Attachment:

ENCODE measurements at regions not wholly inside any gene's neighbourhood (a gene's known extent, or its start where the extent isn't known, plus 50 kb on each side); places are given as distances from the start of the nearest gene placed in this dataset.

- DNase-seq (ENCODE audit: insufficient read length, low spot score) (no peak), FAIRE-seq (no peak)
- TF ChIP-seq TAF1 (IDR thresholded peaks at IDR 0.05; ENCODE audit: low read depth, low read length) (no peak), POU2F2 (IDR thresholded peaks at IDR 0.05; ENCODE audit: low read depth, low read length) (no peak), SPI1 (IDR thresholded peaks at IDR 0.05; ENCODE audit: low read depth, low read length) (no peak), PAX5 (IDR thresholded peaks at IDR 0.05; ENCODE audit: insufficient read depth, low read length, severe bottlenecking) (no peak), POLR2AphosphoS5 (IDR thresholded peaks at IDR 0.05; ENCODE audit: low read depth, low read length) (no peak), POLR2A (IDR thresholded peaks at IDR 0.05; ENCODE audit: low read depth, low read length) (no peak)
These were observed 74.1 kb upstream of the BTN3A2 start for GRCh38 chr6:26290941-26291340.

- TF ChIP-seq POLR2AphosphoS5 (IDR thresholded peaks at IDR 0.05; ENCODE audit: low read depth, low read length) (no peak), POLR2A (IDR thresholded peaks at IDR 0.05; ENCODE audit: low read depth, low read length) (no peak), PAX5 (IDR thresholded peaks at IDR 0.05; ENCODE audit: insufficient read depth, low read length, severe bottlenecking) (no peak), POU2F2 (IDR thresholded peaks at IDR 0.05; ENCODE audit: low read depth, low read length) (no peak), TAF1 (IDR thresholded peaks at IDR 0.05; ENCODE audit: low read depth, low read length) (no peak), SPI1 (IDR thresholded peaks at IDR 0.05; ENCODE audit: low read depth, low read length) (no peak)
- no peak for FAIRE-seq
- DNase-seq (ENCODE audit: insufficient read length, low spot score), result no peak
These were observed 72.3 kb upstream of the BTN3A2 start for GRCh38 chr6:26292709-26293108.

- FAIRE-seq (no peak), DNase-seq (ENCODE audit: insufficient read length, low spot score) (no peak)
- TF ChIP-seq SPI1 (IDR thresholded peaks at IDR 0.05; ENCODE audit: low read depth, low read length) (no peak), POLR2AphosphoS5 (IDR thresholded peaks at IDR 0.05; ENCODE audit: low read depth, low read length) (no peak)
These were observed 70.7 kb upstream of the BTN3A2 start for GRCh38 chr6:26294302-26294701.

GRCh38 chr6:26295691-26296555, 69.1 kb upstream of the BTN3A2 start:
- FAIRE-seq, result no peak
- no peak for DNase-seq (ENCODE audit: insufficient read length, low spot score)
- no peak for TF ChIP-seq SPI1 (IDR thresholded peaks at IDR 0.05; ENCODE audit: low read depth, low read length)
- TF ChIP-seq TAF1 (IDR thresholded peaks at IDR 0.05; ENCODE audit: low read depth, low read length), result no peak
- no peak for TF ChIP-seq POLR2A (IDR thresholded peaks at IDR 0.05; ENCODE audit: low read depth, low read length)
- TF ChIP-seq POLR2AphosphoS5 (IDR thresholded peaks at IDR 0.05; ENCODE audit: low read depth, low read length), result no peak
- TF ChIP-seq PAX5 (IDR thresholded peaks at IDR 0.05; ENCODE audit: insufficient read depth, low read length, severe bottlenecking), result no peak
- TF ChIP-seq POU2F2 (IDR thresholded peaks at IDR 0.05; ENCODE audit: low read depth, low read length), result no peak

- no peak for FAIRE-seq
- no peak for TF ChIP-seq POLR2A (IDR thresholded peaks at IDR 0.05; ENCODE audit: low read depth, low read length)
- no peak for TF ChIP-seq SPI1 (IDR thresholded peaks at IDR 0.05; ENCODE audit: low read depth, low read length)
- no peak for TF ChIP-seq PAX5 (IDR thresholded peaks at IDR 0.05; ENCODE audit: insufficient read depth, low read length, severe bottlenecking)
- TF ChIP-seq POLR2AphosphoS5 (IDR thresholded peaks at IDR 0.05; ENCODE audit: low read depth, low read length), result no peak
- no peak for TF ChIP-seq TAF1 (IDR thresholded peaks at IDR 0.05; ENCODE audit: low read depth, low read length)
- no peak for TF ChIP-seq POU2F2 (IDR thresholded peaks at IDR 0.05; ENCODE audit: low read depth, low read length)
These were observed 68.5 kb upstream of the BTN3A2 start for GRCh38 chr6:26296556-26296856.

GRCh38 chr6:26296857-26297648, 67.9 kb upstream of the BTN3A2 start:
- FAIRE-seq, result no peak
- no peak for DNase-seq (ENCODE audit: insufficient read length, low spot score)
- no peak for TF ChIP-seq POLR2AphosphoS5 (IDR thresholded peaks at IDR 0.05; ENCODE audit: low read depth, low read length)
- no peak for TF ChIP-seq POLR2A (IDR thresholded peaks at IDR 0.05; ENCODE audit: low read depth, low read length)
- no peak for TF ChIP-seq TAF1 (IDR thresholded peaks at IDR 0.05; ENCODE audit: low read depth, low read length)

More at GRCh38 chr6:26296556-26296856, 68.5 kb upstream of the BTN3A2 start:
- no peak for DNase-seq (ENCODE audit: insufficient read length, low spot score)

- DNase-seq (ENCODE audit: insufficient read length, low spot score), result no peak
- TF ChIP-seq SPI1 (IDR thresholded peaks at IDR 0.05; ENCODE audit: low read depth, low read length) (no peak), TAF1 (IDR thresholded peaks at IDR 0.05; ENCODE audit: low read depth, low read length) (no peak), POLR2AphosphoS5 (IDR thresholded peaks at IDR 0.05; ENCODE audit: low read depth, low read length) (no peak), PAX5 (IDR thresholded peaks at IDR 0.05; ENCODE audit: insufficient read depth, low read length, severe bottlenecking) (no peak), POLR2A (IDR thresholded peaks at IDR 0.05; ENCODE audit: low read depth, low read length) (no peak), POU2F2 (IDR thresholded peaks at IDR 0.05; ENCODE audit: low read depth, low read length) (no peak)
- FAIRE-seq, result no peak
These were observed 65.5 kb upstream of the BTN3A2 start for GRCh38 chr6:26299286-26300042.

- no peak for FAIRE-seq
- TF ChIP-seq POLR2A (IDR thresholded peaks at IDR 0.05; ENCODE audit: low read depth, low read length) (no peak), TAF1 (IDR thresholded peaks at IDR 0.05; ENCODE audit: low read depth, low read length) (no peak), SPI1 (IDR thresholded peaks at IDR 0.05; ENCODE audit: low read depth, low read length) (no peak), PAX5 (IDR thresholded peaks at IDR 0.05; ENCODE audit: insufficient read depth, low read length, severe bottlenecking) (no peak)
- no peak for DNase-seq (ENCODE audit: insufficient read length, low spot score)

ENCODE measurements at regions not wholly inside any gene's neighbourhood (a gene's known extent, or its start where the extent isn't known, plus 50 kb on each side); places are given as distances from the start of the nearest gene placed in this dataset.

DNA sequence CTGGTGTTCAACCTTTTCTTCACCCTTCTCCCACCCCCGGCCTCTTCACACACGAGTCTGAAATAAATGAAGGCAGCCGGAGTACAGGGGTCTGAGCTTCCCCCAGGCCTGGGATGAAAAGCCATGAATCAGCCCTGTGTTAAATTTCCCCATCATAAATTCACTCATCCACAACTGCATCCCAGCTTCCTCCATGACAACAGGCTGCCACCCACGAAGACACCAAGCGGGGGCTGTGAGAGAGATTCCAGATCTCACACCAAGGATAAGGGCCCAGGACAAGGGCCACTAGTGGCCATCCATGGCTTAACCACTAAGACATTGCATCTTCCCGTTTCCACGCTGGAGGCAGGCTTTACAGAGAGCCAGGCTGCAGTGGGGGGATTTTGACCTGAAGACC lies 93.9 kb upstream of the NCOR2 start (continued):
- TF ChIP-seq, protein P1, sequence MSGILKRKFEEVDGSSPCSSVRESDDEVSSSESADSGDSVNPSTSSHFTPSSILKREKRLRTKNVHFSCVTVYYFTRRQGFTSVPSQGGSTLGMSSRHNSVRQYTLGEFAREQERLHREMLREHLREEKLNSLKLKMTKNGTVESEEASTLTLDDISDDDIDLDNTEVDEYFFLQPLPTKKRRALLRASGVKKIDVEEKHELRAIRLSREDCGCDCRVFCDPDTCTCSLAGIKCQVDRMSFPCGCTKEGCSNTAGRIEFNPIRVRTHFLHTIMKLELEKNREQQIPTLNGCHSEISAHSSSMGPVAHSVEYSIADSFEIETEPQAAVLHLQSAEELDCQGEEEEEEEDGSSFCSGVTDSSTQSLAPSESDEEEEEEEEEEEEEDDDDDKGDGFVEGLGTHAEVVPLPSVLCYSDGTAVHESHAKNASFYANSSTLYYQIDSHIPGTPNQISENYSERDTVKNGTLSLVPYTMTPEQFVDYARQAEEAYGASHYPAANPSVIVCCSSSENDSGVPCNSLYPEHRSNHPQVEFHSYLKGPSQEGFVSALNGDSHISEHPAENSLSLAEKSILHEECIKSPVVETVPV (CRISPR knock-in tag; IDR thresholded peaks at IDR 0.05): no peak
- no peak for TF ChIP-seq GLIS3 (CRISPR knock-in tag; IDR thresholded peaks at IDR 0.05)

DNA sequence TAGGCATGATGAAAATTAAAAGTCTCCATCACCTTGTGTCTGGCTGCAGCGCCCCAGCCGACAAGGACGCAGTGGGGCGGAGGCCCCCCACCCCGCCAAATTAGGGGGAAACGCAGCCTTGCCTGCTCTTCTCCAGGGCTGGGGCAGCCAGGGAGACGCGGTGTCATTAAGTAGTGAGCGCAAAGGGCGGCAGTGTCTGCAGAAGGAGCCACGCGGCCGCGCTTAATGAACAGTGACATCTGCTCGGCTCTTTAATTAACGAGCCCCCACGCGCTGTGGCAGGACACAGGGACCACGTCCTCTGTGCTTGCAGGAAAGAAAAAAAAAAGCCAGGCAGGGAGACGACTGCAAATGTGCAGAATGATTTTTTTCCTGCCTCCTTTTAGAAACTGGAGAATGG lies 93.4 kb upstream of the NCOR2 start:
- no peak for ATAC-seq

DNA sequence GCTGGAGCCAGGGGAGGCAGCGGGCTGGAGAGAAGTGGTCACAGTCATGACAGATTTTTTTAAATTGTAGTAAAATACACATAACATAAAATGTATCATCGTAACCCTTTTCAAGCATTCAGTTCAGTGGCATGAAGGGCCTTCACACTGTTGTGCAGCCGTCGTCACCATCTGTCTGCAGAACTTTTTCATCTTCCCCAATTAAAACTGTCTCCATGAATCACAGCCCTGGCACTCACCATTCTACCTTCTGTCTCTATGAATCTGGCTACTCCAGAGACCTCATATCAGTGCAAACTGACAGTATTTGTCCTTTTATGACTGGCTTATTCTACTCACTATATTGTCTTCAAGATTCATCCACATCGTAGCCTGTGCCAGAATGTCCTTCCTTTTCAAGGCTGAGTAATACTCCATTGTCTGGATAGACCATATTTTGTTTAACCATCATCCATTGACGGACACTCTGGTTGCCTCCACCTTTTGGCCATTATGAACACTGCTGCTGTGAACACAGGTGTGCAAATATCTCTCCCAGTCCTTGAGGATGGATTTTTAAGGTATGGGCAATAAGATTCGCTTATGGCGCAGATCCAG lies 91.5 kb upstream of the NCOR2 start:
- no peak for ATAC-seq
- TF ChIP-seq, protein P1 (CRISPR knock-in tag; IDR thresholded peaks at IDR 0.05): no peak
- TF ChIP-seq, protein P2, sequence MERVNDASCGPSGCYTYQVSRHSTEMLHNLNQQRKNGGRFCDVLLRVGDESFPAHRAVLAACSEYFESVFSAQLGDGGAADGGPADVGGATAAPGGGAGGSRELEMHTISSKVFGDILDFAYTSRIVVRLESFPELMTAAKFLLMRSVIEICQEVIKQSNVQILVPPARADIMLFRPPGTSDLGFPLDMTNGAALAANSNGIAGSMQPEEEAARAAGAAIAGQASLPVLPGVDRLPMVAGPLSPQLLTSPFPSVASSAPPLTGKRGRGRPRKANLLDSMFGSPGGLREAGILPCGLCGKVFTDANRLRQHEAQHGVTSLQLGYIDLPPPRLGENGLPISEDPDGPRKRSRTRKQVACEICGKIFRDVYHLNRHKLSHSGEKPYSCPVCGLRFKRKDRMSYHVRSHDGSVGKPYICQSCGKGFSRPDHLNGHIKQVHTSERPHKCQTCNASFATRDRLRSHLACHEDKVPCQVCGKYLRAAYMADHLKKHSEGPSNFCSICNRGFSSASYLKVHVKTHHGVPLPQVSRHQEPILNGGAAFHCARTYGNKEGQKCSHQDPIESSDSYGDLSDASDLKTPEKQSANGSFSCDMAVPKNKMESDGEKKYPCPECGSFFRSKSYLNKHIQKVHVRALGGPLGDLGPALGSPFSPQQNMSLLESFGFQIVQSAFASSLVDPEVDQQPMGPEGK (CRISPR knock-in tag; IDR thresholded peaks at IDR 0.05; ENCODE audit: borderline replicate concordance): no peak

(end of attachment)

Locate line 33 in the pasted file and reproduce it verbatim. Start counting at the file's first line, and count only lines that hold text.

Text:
- no peak for TF ChIP-seq POLR2A (IDR thresholded peaks at IDR 0.05; ENCODE audit: low read depth, low read length)